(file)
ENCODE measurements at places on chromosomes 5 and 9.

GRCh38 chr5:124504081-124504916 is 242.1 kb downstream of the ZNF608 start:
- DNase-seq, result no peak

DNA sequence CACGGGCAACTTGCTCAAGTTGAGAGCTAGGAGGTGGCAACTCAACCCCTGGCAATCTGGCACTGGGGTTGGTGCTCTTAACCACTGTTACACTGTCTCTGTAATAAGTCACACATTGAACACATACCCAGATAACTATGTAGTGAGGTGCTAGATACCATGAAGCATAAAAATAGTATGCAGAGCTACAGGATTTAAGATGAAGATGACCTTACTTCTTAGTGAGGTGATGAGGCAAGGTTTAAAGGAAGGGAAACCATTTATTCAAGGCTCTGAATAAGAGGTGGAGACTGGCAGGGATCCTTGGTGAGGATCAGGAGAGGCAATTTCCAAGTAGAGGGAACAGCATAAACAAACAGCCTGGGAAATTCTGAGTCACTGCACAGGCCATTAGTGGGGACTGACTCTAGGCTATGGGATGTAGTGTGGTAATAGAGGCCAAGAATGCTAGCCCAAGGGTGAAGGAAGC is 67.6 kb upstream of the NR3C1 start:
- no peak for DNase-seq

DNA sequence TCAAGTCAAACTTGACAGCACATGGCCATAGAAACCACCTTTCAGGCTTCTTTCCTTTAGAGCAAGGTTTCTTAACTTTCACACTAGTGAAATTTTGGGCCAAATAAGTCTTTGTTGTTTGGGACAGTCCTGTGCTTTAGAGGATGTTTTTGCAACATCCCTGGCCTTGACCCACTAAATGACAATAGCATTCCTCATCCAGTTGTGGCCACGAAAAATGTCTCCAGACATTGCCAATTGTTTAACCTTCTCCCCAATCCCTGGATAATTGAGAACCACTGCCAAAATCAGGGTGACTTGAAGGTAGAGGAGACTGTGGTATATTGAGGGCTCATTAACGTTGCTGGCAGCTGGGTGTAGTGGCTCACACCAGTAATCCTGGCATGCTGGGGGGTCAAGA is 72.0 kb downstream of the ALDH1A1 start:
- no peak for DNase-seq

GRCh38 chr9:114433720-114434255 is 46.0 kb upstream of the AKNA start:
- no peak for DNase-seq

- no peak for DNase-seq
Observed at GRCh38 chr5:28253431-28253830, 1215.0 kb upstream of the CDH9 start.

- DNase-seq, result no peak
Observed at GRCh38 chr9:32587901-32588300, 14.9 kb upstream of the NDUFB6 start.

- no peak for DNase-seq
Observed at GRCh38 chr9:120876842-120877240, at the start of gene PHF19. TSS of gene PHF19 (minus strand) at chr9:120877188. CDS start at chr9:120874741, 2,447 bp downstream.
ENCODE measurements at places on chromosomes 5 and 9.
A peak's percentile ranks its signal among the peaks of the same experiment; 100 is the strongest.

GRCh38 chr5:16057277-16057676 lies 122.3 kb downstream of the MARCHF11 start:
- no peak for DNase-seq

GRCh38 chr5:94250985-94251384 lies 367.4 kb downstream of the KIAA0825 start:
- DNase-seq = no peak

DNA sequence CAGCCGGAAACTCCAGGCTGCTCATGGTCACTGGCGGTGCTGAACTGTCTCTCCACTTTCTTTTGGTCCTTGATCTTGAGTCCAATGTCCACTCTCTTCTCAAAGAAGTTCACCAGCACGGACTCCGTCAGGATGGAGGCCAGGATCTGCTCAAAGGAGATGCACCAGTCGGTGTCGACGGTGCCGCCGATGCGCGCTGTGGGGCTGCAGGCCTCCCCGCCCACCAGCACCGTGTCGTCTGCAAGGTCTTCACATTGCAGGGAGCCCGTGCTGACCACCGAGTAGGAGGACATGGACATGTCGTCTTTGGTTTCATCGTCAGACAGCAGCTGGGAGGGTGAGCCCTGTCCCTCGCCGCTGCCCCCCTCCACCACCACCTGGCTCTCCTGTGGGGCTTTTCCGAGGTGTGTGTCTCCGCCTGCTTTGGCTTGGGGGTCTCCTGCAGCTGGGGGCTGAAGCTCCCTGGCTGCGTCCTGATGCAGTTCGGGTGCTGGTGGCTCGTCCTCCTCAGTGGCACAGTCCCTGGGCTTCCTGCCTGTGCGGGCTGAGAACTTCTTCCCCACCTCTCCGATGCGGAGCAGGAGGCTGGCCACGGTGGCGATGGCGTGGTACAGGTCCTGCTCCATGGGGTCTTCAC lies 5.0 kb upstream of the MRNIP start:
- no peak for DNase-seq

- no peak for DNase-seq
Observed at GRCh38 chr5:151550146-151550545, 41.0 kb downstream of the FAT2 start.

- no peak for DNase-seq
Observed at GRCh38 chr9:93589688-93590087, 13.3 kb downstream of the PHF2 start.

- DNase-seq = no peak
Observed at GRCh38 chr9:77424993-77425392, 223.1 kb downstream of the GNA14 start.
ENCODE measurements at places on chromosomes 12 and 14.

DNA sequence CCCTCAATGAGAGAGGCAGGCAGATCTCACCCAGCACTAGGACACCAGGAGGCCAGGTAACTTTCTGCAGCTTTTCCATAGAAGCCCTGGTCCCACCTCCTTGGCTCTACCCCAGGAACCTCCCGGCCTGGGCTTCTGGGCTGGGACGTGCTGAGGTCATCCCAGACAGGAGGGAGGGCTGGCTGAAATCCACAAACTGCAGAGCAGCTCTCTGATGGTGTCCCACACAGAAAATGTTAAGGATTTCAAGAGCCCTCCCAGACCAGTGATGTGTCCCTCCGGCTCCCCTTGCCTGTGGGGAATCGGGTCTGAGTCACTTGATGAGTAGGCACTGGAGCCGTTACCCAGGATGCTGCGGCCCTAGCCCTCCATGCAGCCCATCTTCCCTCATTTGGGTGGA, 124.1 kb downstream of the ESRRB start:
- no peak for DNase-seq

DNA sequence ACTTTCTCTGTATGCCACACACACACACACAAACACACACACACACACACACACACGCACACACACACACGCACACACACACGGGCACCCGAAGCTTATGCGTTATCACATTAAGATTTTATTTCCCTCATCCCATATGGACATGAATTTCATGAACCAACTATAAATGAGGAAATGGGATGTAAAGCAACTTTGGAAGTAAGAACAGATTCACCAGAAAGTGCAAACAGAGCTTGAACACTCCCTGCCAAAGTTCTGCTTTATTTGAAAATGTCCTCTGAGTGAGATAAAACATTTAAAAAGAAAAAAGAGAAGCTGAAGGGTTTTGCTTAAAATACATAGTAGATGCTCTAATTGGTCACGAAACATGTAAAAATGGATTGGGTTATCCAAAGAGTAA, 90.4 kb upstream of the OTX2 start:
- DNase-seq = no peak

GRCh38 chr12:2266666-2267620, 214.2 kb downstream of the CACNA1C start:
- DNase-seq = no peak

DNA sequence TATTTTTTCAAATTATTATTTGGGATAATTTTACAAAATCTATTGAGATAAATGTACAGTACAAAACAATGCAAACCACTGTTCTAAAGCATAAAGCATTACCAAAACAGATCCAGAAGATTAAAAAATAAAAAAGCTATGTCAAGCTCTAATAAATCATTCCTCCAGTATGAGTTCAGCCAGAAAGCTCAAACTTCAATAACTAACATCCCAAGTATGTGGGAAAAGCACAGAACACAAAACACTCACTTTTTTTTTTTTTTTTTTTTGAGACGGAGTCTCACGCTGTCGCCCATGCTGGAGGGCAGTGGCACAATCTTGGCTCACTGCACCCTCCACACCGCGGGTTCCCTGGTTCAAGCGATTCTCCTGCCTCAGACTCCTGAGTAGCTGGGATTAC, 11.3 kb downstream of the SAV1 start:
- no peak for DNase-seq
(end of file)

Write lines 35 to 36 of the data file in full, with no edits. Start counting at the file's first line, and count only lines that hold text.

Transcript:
GRCh38 chr12:2266666-2267620, 214.2 kb downstream of the CACNA1C start:
- DNase-seq = no peak